Islamic State claims responsibility for Toronto shooting as 10-year-old victim named

Islamic state on Wednesday claimed responsibility for a shooting in Toronto on Sunday that killed two people and wounded 13, the group’s propaganda arm said on Wednesday.

The attacker "was a soldier of the Islamic State and carried out the attack in response to calls to target the citizens of the coalition countries," a statement from AMAQ news agency said.

The group did not provide further detail or evidence for its claim. Canadian police have said the motive for the shooting remained unclear.

The assailant, Faisal Hussain, died after an exchange of gunfire with police. His family has said he suffered from lifelong "severe mental health challenges". 

A statement issued by his family said their son had not responded to numerous treatment approaches, including therapy and medication, for long-term psychosis and depression

It was not immediately clear whether he took his own life or was killed by police during the attack Sunday night.

Canadian authorities said on Wednesday that they have no evidence to substantiate the Islamic State group’s claim.

Toronto police on Tuesday night named the 10-year-old girl killed during the shooting as Julianna Kozis from Markham, Ontario.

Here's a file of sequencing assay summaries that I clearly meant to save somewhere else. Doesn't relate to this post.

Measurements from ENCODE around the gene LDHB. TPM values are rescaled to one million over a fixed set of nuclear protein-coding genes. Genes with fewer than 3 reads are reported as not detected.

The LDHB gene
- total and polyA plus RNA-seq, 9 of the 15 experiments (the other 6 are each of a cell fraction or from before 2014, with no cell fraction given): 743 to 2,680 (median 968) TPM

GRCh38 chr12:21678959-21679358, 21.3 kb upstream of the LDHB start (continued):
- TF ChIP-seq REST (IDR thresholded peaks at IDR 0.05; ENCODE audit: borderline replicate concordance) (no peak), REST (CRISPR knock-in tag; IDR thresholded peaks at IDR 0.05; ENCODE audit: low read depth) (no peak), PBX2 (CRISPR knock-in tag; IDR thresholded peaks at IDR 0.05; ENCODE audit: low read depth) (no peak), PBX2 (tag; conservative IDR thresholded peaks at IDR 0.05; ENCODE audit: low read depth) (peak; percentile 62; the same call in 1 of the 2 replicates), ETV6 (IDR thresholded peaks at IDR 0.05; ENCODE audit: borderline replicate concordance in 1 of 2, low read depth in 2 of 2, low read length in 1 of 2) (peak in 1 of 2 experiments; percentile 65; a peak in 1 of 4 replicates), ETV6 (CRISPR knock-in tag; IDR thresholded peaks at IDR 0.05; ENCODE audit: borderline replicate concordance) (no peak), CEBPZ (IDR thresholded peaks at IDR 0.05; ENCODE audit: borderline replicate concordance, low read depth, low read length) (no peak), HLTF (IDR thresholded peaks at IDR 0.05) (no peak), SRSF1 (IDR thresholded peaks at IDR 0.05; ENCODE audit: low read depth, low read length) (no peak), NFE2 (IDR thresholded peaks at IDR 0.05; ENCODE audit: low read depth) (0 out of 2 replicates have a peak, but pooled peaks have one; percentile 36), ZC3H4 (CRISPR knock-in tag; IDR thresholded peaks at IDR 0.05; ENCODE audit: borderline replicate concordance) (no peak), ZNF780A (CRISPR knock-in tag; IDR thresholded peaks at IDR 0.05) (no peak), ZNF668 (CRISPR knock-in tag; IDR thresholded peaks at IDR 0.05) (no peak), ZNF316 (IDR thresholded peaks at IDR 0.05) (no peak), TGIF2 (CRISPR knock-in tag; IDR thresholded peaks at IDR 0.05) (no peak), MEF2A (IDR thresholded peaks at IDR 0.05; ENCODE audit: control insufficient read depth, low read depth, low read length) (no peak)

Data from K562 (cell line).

Markham mayor Frank Scarpitti said in a statement: "This heartbreaking story speaks to the unbreakable bond between a father and his daughter and I salute the Toronto paramedics, doctors and nurses who reportedly brought them together, showing incredible compassion and kindness in her final moments.

"This senseless act of violence has shaken us and hurt us. We stand with the victims, the brave first responders and all the communities impacted by this tragedy."

Ms Kozis was killed along with 18-year-old student Reese Fallon during the shooting. Officials have not released the names of any of the 13 wounded, who were aged from 17 to 59.

Anthony Parise, who taught Ms Fallon English class, remembered her as "a leader among her peers" who planned to become a nurse.

Investigators searched the apartment that Hussain shared with his parents and siblings on Thorncliffe Park Drive in the eastern part of the city, and removed boxes of potential evidence overnight.

Where Hussain got his handgun remains unknown.

The Toronto City Council voted Tuesday overwhelmingly to urge Canada’s federal and provincial government to ban the sale of handguns and handgun ammunition in the largest city in the country. 

Police Chief Mark Saunders said he would not speculate on the motive for Sunday’s attack. "We do not know why this has happened yet," he said. "It’s going to take some time."

According to videos and witness accounts, the assailant, clad all in black, was seen walking quickly down a sidewalk on Danforth Avenue, firing a handgun into shops and restaurants in Greektown, a district of expensive homes, eateries and cafes.

Ontario’s police watchdog agency said there was an exchange of shots between the attacker and two officers on a side street before the gunman was found dead.

Toronto has long prided itself as being one of the safest big cities in the world.

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